TAMPA — Pamela Thompson, 37, was still working for the federal government when she opened her beauty supply boutique and salon in Tampa in late 2019. She quit that job to run her business full time in early 2020.
“Some people may think that I’m crazy for leaving a career in that comfort zone,” she said. “But I’ve always wanted to own my business.”
My Shade and Texture, which specializes in hair products for women and men with textured hair, has managed to stay open and grow amid a global pandemic and local protests following the death of George Floyd thanks to its commitment to the community, Thompson said and the community’s commitment to her.
Can you share what sets your business apart?
It’s being a community-based store, providing more than just beauty supply for our products, connecting and engaging with the community. We donate products to local organizations. We allow small business owners to come into our store to host their own pop-up shops, whether they’re just getting started or they’ve been around for quite some time.
We’re all about connecting our brands with the consumers. And I think that’s what makes us very different. We’re all about educating our customers.
We incorporate technology, as far as different products in the store a customer may not be familiar with. So we have QR codes that they can scan, it will take them directly to information about that product, whether it’s tutorials or ingredients. We just want our customers to make a more informed decision before they make their purchase.
How and why did you start the business?
Women like myself are not getting the treatment that we deserve as African American women. You know, we’re one of the number one consumers in the beauty industry. But we go to different stores, whether it’s a big box store or a mom and pop beauty supply store, we’re not getting that one-on-one attention, someone reading the labels with us, someone who really and truly understands.
And because my business is catered to women and men with textured hair, we have different types of textures and so it was very hard to find the right products. To be able to put that into one space, that’s always been my passion and my vision, so I’m just happy to be open.
Can you share more about how you also support other businesses?
I’ve been able to allow approximately 20 to 25, if not more, small business owners since November 2019 to host their own pop-up shop in a store.
I’ve also worked with at least three to four big brands who we carry in our store. I’ve allowed them to come in for an intimate event called “Get to Know the Brand.” So it’s like an intimate conversation with the CEO of that brand. And they do a product demo.
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So it’s more than one type of initiative that we have in place to promote that partnership with small business owners.
How has the coronavirus pandemic impacted your business?
COVID has been a blessing and a curse for me. (My business) was less than five months old in March, when we got the order from the city of Tampa that we had to close our doors. This is a crucial time for a small business owner, because just like research says, most business owners — small and new owners — don’t last that first year.
I did not want COVID to be a reason why I did not survive. I wanted to do everything that I could in my power to make sure that we were open. So one thing I had to quickly do is pivot.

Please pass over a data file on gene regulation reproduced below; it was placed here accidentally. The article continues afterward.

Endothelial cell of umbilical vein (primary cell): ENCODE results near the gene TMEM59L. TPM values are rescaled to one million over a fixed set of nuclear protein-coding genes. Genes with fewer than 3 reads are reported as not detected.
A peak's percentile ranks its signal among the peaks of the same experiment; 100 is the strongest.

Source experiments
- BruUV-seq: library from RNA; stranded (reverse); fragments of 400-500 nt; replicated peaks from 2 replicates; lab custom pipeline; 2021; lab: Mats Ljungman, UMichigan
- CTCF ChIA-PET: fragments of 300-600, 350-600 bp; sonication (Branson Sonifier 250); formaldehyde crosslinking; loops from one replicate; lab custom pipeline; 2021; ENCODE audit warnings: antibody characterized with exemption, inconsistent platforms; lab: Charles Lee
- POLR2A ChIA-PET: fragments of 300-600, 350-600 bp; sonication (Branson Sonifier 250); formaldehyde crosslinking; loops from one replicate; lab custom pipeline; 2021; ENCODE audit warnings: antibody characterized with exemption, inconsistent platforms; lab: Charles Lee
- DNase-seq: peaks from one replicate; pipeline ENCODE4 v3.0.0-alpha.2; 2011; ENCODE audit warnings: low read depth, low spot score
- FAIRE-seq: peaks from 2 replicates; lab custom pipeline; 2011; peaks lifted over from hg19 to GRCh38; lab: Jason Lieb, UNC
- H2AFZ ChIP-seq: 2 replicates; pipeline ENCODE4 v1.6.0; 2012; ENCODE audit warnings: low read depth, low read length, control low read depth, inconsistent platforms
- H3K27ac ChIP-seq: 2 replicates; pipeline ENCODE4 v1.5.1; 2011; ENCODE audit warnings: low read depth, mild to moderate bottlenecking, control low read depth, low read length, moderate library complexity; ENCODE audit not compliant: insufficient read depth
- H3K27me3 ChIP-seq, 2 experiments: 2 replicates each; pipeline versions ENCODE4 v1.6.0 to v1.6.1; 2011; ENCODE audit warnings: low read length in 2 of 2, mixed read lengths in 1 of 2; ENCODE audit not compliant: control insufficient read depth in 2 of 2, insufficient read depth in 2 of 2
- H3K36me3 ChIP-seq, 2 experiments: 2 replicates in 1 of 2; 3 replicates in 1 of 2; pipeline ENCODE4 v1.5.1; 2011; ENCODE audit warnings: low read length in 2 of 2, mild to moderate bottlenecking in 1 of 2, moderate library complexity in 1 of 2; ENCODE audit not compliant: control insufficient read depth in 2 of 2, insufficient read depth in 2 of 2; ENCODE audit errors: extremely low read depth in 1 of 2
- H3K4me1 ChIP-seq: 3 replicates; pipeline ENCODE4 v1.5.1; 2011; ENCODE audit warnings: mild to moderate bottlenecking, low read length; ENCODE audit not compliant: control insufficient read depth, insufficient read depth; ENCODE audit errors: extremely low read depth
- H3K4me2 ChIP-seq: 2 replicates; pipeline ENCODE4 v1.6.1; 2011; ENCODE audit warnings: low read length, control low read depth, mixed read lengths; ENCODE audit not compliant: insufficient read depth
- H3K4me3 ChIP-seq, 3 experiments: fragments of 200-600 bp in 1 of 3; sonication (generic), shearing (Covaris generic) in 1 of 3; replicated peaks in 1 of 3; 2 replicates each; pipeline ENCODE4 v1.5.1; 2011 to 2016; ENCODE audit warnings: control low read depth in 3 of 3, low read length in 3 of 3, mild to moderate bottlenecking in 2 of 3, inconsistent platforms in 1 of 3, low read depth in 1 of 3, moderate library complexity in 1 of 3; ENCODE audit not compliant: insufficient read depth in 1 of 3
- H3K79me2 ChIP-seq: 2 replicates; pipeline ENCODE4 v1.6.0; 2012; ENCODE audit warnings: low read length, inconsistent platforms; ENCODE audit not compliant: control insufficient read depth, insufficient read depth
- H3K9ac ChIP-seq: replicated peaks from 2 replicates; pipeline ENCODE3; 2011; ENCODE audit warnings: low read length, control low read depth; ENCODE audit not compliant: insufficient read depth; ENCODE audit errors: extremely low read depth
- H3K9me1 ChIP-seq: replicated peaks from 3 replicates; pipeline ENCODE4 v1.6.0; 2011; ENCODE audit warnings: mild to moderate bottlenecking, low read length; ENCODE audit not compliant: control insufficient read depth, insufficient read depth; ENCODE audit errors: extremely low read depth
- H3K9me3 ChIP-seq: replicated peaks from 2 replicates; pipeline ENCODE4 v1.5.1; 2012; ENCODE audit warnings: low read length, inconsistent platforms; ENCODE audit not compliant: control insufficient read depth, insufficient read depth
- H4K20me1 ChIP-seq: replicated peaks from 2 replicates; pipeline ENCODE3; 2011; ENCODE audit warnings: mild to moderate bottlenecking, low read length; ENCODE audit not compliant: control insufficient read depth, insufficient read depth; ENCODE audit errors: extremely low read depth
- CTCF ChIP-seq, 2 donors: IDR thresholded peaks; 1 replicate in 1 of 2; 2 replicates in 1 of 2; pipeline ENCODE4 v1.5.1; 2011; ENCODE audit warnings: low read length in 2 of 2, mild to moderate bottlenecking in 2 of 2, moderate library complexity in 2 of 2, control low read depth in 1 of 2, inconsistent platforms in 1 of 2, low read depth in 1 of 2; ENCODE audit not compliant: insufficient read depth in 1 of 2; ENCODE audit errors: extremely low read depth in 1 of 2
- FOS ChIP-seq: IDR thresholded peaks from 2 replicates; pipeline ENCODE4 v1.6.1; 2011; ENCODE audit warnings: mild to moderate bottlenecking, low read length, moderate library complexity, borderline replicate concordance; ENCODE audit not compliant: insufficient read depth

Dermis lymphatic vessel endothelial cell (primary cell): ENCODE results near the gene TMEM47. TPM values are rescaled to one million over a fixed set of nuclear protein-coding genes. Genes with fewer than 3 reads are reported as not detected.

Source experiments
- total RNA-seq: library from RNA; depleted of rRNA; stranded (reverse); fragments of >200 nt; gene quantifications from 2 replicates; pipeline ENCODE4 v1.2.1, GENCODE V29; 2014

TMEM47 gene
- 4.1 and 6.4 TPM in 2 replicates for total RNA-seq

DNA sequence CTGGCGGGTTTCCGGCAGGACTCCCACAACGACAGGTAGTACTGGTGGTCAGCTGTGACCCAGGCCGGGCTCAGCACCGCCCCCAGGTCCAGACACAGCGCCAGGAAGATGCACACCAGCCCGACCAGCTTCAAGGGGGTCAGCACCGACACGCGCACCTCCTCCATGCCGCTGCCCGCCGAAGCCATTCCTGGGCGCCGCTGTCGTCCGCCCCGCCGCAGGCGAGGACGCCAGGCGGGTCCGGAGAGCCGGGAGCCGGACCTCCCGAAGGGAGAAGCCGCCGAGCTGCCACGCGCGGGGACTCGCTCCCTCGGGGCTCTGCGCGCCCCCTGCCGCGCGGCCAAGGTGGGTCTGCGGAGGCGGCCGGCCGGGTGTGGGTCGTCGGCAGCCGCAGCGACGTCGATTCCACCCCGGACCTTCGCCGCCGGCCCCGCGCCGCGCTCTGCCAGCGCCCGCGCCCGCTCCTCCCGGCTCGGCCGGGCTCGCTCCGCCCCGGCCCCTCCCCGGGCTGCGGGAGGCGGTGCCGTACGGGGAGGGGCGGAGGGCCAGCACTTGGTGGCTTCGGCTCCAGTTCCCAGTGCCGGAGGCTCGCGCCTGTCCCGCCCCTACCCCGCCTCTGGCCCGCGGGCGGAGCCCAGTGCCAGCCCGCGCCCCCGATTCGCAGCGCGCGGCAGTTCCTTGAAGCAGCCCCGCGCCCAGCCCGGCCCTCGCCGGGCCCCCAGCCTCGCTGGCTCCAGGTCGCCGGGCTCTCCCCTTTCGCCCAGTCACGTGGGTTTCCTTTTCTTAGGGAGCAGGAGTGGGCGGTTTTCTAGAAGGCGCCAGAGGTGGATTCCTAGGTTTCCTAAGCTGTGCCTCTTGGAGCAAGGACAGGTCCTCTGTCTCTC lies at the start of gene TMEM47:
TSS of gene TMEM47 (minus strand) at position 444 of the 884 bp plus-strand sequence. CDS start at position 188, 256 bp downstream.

For the first three weeks after we were closed, I was in the store from sunup to sundown, putting my items onto my website. It caused women in California, Washington state, New York and New Jersey to become familiar with my store. And I’m still, to this day this day in January 2021, shipping and selling products to women outside of Tampa.
I wasn’t a recipient of a PPP (Paycheck Protection Plan loan) or any of those initiatives with the federal government. However, I was grateful to be rewarded two months of free rent by the city of Tampa, so I was able to offset some costs.
And then it was maybe late May, after the George Floyd incident and the nationwide protesting, that also was right here in our backyard.
I actually slept in my store, because we had looters walking up and down the street. In fact, less than three blocks away from my store, a gas station was set on fire.
But what did that bring out? That brought the community out.
I had customers here who wanted to stay in the store with me. Customers helped me put signs on my door to discourage any looting.
But to go through all of that, and to still be able to operate in the midst of COVID, in the midst of local protesting, I couldn’t ask for more.
We had people calling in from outside of the city and other counties wanting to verify that I was a Black-owned business. And of course, after verifying that, they came in to support, and we continue to have people who are specifically seeking to support a local Black-owned business.
What is your outlook for this year?
My outlook for 2021 has just been to prepare for another shutdown with COVID. I think that’s inevitable.
We offer curbside (pick-up). That was one of the things we did when COVID hit, where customers, they’ll place their order online or they’ll call the store, we’ll walk it out to them.
That’s something that I did not eliminate, because we still have women and men in the community who don’t feel comfortable going out and shopping, because our cases continue to spike. Now that I have that plan in place, in 2021 I’ll just continue to do those things.
And my biggest initiative is to work more one-on-one with local small beauty brands to get them jump started and get their products in the store.